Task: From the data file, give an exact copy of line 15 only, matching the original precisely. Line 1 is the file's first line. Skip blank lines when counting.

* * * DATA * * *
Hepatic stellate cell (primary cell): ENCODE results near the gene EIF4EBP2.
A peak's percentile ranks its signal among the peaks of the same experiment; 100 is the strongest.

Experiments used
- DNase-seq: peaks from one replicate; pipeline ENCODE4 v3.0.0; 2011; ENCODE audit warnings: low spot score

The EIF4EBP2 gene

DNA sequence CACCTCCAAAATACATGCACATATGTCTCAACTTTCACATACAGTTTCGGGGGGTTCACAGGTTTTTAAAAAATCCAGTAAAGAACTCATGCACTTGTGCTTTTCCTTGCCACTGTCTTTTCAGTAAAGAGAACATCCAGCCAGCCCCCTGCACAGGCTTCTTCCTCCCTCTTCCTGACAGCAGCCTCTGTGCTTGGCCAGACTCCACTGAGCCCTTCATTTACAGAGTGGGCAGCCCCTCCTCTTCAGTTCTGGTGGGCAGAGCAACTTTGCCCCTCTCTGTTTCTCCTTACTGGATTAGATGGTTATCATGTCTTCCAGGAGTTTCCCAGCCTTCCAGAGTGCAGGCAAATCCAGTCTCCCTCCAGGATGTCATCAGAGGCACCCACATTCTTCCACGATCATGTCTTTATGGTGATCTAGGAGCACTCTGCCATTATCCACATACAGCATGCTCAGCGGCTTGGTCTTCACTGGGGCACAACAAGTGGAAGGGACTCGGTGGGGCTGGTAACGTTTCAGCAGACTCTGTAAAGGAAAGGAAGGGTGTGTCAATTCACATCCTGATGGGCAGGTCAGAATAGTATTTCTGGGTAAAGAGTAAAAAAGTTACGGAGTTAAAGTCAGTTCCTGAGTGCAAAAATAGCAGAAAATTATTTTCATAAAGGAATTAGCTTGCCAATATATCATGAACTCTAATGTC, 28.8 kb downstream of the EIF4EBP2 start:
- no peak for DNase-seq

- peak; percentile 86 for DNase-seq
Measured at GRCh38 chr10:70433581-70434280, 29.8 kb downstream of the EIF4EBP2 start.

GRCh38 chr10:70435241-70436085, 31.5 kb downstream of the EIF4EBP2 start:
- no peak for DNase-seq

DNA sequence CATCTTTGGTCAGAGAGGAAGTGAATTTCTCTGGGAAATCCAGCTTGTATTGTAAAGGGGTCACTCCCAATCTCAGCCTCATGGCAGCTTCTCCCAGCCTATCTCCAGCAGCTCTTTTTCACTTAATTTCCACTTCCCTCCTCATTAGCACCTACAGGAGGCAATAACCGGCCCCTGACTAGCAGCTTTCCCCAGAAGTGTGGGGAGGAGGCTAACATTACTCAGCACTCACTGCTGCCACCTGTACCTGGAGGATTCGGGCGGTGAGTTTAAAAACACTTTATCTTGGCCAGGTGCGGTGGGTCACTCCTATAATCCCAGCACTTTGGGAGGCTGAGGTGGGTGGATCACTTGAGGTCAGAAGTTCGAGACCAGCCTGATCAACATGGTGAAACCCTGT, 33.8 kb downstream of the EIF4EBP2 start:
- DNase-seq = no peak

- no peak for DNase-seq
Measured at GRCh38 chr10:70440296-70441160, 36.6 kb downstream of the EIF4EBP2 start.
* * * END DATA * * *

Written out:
Measured at GRCh38 chr10:70440296-70441160, 36.6 kb downstream of the EIF4EBP2 start.